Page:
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McCraney v. United States

November 25, 2009

KAREEM MCCRANEY AND MOMOLU STEWART, APPELLANTS,
v.
UNITED STATES, APPELLEE.



Appeals from the Superior Court of the District of Columbia (F-4850-97 and F-8176-97) (Hon. Henry F. Greene, Trial Judge).

The opinion of the court was delivered by: Glickman, Associate Judge

Argued December 20, 2007

Before GLICKMAN and THOMPSON, Associate Judges, and FARRELL, Senior Judge.*fn1

Before us are the consolidated appeals of Kareem McCraney and Momolu Stewart. Following their joint trial in 1999, a jury found each of them guilty of first- degree premeditated murder while armed, second-degree murder while armed (as a lesser-included offense of first-degree felony murder), two corresponding counts of possession of a firearm during a crime of violence (PFCV), and other weapons offenses.*fn2 After their sentencings in early 2000, appellants noted timely appeals. Each appellant subsequently filed a motion in Superior Court for a new trial pursuant to D.C. Code § 23-110 (2001). The trial judge denied Stewart's motion in 2002 and McCraney's motion in 2005, the latter after conducting an evidentiary hearing on McCraney's claims of ineffective assistance. Appellants again noted timely appeals.

In their appeals from the judgments of conviction, appellants claim the trial judge violated their Sixth Amendment rights to present a defense and to confront the witnesses against them by precluding their assertion of a third-party perpetrator defense, excluding relevant testimony of a defense witness, and curtailing their cross-examination of government witnesses for bias. They also claim the judge abused his discretion by not imposing sanctions on the prosecution under the Jencks Act for a governmental failure to preserve a 911 call recording. Appellant Stewart argues that the judge erred as well in denying his motion for a judgment of acquittal. Finally, in his appeal from the denial of his §23-110 motion, McCraney claims he was denied his Sixth Amendment right to the effective assistance of counsel because the attorney who represented him at trial had a conflict of interest that adversely affected her performance. (Stewart has not raised any issue concerning the denial of his motion for a new trial.)

In order to evaluate appellants' contentions, we find it necessary to describe in some detail the evidence presented at trial. After summarizing that evidence, we shall address the claims of error presented in the direct appeals. We shall turn then to McCraney's §23-110 motion and his ineffective assistance claim.

We conclude that appellants are not entitled to relief from their convictions. The trial judge's evidentiary rulings did not violate their Sixth Amendment rights, and the alleged loss of a recorded 911 call was not sanctionable under the Jencks Act. Nor did the judge err in denying Stewart's motion for a judgment of acquittal; the evidence was sufficient to permit the jury to find Stewart guilty beyond a reasonable doubt. McCraney's right to effective assistance of counsel was not violated either. Although his trial counsel did have a potential conflict of interest, which arose from the fact that his co-defendant paid the bulk of her legal fees, McCraney has not shown that the conflict adversely affected her performance on his behalf.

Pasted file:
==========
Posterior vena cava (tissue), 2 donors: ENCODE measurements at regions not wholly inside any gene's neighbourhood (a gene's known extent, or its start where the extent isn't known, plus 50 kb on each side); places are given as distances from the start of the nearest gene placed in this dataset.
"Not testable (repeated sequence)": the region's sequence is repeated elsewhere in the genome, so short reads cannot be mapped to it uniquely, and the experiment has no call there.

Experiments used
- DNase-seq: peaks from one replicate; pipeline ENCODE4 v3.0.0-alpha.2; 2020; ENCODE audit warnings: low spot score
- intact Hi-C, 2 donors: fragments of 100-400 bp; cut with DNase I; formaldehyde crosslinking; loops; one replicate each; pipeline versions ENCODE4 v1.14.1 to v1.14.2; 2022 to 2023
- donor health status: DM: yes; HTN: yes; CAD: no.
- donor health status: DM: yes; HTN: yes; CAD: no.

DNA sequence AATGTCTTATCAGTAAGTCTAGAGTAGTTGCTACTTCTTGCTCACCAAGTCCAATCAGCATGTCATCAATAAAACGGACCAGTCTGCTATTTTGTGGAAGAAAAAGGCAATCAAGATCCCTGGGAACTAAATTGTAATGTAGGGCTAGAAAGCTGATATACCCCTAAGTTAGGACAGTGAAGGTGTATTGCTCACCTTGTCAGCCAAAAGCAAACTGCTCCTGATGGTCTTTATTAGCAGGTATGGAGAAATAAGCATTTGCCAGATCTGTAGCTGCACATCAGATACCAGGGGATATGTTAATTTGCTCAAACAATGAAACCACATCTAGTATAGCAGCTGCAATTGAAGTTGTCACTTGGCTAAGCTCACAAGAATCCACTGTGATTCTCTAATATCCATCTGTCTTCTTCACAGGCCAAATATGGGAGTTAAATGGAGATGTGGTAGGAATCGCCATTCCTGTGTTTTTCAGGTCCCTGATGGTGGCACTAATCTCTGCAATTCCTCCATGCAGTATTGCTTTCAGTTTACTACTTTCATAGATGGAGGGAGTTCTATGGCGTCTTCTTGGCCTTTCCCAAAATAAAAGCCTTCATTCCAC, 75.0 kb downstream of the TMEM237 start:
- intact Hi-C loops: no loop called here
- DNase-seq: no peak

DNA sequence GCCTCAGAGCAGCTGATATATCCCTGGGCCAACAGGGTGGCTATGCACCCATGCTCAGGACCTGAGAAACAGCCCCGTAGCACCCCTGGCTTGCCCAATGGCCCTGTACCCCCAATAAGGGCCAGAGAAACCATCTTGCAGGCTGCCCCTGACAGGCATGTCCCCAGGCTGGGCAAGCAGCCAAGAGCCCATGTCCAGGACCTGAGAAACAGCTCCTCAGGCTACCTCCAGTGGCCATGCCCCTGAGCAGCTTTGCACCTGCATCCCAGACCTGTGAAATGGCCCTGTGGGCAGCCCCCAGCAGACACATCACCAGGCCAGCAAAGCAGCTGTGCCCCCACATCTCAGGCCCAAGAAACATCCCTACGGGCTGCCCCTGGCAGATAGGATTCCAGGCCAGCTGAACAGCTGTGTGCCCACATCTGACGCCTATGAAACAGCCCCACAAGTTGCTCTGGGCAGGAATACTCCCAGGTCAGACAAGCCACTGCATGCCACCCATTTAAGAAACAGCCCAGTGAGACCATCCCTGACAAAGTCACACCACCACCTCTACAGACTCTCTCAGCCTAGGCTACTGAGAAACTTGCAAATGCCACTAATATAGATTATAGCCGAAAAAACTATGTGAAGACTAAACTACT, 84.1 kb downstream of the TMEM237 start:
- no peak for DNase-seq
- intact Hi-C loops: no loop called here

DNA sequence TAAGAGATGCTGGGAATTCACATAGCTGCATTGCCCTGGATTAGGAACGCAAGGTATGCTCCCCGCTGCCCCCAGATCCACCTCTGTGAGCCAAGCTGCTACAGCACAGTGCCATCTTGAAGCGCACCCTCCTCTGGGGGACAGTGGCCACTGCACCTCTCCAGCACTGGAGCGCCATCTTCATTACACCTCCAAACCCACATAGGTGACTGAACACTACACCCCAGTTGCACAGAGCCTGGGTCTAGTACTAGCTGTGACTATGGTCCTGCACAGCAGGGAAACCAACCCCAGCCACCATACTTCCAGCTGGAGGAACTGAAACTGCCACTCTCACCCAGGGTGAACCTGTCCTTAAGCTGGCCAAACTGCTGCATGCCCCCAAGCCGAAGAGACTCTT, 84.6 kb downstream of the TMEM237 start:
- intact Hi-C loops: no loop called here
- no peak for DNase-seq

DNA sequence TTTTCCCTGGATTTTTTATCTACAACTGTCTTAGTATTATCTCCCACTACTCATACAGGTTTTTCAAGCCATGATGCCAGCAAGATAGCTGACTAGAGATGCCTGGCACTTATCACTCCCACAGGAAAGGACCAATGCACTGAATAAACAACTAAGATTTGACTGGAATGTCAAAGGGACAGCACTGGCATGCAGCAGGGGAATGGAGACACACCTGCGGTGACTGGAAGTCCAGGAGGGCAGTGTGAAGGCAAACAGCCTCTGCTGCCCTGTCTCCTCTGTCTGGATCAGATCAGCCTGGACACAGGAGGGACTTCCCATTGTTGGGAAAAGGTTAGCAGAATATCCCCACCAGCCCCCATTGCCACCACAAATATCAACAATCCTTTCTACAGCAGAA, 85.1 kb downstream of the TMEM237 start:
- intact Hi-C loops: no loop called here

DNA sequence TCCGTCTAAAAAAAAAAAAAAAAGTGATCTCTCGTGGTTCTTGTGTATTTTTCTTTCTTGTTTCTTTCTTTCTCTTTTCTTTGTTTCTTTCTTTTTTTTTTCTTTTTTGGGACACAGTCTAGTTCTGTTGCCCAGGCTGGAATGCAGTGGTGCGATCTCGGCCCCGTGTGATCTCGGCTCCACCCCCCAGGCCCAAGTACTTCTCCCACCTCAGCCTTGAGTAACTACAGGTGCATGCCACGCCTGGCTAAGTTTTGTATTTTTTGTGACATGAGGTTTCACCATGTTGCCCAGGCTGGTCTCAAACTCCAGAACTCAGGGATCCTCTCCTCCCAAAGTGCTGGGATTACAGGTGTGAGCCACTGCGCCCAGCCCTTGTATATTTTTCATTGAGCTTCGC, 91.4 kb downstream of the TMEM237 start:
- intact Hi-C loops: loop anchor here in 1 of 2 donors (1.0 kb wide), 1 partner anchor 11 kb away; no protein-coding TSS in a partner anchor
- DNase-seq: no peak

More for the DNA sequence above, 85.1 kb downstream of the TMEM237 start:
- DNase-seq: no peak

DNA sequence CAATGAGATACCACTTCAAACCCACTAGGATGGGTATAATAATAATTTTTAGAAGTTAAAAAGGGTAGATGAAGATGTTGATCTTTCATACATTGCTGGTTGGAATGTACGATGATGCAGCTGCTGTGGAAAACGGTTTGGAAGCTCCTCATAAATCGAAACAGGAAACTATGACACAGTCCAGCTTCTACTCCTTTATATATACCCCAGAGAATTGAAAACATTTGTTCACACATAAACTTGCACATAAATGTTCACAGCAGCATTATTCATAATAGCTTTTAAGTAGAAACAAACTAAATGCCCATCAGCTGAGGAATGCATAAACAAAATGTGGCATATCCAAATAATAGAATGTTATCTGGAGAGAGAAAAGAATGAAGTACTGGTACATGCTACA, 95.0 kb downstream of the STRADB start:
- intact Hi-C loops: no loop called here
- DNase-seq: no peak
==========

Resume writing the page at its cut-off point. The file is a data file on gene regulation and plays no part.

I. The Evidence at Trial

A. The Government's Evidence

McCraney and Stewart were charged with the January 1, 1997, murder of Mark Rosebure. The murder occurred on the premises of an apartment building located at 1600 E Street, N.E. At the time of his death, Rosebure was visiting his girlfriend, sixteen-year-old Sue Ann Mascall, who lived in that building. As the sole witness to Rosebure's murder, Mascall furnished critical evidence against appellants at trial. Other prosecution witnesses corroborated her account and supplied crucial details.

Mascall testified that she "grew up with" McCraney and used to see him and his friends "like every day." Among those friends were Stewart, whom she described as dark-skinned, and Xavier Gray, who was light-skinned. According to Mascall, McCraney often played craps with Mark Rosebure in her building. In December 1996, she recalled, McCraney "acted upset" after losing money to Rosebure.

On the night of December 31, Mascall and her brother Ricardo watched from a second-floor window as McCraney, Stewart, and three friends celebrated New Year's Eve by "shooting their guns" in the air outside her apartment building. Mascall recalled that McCraney fired a silver revolver and Stewart fired a silver 9mm semiautomatic handgun. Xavier Gray, who was with them, also had a silver 9 mm handgun, which Mascall testified he did not fire. A fourth individual named Halim Flowers fired a shotgun. Mascall testified that she had observed the weapons earlier in the evening, when McCraney was with Ricardo inside her building.

Rosebure visited Sue Ann Mascall on the afternoon of the following day. At approximately 5:45 p.m., as they were speaking in the hallway outside her first-floor apartment, McCraney "banged" on the front door of the building. Rosebure opened the door and let him in. McCraney asked Mascall if the police had come the night before. She told him they had not. Then, Mascall testified, McCraney withdrew a silver revolver from his pocket, pointed the gun at Rosebure's head, and asked him whether he had any money. When Rosebure lifted his hands up in response and shook his head "no," McCraney "started shooting at him."

As McCraney was firing, a second man -- allegedly, Stewart -- came up behind him. Mascall saw this man reach around McCraney and open fire on Rosebure with a silver 9mm semiautomatic handgun. Mascall did not see the second shooter's face and could not identify him, but she noticed that his gun hand was "dark-skinned."